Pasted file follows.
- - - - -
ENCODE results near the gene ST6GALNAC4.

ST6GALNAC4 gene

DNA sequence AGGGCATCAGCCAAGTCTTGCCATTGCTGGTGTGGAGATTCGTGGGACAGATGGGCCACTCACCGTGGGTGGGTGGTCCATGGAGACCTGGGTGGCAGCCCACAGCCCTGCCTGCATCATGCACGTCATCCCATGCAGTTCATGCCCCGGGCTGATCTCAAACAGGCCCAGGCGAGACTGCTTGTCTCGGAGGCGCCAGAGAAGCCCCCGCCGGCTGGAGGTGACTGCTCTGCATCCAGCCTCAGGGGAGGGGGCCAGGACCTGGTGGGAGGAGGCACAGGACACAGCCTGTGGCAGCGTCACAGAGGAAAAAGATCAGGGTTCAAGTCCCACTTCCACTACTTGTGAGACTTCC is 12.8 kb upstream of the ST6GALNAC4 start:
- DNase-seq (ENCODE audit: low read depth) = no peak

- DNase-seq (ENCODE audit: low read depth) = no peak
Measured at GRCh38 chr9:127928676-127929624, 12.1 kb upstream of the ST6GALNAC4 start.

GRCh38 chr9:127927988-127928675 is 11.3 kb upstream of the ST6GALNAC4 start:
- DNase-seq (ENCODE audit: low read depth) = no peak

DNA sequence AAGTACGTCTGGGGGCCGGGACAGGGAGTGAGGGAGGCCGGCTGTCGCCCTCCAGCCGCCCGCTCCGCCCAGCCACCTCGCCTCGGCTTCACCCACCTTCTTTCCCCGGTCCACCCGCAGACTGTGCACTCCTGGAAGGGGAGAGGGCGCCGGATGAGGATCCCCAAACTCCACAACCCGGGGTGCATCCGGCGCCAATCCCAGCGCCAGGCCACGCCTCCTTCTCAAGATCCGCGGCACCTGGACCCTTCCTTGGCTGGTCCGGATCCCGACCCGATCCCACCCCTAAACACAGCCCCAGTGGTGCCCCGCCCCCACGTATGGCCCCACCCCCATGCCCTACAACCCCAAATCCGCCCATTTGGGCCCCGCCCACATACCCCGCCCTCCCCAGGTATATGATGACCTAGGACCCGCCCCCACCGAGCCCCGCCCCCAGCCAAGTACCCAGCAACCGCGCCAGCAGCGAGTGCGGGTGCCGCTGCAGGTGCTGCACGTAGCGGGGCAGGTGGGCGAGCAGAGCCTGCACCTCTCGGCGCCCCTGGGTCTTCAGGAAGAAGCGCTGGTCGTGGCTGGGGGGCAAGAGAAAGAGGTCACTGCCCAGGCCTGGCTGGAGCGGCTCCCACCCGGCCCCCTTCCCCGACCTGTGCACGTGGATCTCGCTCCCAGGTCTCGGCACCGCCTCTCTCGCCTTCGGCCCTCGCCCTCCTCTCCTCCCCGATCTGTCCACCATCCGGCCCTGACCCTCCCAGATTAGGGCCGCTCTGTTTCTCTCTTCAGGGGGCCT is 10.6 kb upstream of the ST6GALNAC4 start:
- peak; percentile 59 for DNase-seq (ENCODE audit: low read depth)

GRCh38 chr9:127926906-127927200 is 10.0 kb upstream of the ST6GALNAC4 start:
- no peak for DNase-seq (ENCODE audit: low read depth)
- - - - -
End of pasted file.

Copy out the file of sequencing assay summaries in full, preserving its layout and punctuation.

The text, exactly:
ENCODE results near the gene ST6GALNAC4.

ST6GALNAC4 gene

DNA sequence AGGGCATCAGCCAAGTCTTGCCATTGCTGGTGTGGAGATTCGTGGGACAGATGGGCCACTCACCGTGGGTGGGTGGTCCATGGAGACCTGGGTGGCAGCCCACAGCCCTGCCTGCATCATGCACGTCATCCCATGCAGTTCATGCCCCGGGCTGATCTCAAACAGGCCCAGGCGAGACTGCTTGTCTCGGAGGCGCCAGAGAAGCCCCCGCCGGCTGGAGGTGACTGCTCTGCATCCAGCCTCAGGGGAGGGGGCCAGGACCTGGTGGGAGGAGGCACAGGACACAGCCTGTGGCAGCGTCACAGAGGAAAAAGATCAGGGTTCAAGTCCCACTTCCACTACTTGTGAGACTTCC is 12.8 kb upstream of the ST6GALNAC4 start:
- DNase-seq (ENCODE audit: low read depth) = no peak

- DNase-seq (ENCODE audit: low read depth) = no peak
Measured at GRCh38 chr9:127928676-127929624, 12.1 kb upstream of the ST6GALNAC4 start.

GRCh38 chr9:127927988-127928675 is 11.3 kb upstream of the ST6GALNAC4 start:
- DNase-seq (ENCODE audit: low read depth) = no peak

DNA sequence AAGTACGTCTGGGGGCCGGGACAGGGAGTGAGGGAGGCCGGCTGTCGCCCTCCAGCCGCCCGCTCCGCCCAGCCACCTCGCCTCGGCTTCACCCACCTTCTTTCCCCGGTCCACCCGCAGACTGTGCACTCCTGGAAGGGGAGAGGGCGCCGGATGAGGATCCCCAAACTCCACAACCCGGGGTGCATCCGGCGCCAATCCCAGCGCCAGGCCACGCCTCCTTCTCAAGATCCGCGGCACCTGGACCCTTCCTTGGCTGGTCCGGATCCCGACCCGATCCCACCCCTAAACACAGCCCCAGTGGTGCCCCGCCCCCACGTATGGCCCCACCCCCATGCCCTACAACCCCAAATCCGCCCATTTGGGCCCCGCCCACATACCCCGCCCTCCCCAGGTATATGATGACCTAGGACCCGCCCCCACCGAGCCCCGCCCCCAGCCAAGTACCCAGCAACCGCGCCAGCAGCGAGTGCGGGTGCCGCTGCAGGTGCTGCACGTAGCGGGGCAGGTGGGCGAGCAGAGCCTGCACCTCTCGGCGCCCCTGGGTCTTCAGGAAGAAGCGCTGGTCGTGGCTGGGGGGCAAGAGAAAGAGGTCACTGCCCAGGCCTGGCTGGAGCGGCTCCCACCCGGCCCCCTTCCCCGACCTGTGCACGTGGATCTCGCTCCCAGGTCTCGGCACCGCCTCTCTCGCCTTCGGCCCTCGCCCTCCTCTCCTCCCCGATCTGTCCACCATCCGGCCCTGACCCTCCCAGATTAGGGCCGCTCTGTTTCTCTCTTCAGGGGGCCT is 10.6 kb upstream of the ST6GALNAC4 start:
- peak; percentile 59 for DNase-seq (ENCODE audit: low read depth)

GRCh38 chr9:127926906-127927200 is 10.0 kb upstream of the ST6GALNAC4 start:
- no peak for DNase-seq (ENCODE audit: low read depth)